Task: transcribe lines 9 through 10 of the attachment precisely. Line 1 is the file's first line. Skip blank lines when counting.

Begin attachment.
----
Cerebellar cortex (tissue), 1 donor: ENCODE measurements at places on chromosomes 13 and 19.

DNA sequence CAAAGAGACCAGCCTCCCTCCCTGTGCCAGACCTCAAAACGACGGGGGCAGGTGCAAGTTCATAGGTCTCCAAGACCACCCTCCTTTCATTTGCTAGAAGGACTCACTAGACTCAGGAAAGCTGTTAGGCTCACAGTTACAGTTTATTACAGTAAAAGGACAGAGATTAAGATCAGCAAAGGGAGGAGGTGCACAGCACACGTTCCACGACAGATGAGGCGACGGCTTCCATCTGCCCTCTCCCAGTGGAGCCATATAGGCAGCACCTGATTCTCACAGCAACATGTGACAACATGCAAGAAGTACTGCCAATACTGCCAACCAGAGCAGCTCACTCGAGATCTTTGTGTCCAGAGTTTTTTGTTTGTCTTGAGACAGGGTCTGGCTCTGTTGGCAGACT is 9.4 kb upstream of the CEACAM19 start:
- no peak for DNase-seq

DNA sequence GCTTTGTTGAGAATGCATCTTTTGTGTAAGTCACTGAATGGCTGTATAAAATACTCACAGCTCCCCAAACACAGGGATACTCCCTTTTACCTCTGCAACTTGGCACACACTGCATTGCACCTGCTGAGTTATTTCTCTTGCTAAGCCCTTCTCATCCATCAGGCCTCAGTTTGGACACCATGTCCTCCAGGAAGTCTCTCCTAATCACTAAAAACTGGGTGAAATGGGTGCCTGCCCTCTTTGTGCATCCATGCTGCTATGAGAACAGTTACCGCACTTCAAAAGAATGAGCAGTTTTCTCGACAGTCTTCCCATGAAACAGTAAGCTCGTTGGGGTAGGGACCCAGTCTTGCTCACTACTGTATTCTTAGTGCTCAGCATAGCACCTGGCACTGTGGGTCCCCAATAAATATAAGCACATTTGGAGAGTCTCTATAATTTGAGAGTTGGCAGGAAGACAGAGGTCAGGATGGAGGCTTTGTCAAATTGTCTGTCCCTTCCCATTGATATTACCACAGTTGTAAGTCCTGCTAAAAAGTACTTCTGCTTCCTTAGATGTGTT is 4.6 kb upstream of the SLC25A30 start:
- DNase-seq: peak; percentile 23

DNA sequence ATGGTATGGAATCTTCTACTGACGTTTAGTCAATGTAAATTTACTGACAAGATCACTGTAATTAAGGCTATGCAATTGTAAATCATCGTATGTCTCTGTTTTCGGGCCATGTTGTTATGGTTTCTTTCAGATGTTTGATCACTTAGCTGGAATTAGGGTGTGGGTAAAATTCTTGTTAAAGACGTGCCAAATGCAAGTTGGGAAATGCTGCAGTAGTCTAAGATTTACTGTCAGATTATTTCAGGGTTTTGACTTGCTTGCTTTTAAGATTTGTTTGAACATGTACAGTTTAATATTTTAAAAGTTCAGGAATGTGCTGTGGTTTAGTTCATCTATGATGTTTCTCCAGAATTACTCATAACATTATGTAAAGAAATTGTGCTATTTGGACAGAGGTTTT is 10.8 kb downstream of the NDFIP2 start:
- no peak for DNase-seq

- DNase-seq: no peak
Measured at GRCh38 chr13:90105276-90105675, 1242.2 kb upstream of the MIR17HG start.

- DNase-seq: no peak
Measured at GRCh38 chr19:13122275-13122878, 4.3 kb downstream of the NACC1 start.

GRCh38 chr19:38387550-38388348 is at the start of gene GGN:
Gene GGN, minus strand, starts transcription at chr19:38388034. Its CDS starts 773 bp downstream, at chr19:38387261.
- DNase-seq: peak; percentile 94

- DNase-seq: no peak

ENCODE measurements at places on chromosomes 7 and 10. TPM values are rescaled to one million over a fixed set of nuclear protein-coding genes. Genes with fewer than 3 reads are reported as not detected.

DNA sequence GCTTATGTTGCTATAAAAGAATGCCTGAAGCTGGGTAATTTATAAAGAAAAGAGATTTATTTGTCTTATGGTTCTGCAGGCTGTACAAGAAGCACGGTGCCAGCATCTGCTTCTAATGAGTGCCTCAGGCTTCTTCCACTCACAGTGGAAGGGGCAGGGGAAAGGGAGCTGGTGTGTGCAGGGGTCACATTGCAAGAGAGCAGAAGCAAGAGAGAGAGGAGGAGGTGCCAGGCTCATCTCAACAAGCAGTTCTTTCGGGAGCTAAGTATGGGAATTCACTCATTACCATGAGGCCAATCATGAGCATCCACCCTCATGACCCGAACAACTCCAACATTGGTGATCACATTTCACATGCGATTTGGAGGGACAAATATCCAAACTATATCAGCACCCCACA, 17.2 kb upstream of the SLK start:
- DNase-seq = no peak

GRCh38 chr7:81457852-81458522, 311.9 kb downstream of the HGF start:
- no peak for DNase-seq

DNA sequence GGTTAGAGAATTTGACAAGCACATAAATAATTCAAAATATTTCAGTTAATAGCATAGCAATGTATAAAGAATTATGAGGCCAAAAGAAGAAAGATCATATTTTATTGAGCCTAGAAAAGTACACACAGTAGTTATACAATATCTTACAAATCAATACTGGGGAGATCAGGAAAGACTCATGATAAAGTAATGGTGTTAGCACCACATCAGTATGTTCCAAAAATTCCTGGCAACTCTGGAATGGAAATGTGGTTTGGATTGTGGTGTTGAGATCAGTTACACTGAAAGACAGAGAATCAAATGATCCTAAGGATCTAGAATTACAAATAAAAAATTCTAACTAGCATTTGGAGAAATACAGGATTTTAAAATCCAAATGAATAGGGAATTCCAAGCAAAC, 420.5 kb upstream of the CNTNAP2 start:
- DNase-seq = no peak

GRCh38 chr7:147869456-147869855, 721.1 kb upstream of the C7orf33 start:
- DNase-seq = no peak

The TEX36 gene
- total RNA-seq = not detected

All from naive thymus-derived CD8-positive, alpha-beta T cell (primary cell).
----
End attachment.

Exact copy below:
Measured at GRCh38 chr13:90105276-90105675, 1242.2 kb upstream of the MIR17HG start.

- DNase-seq: no peak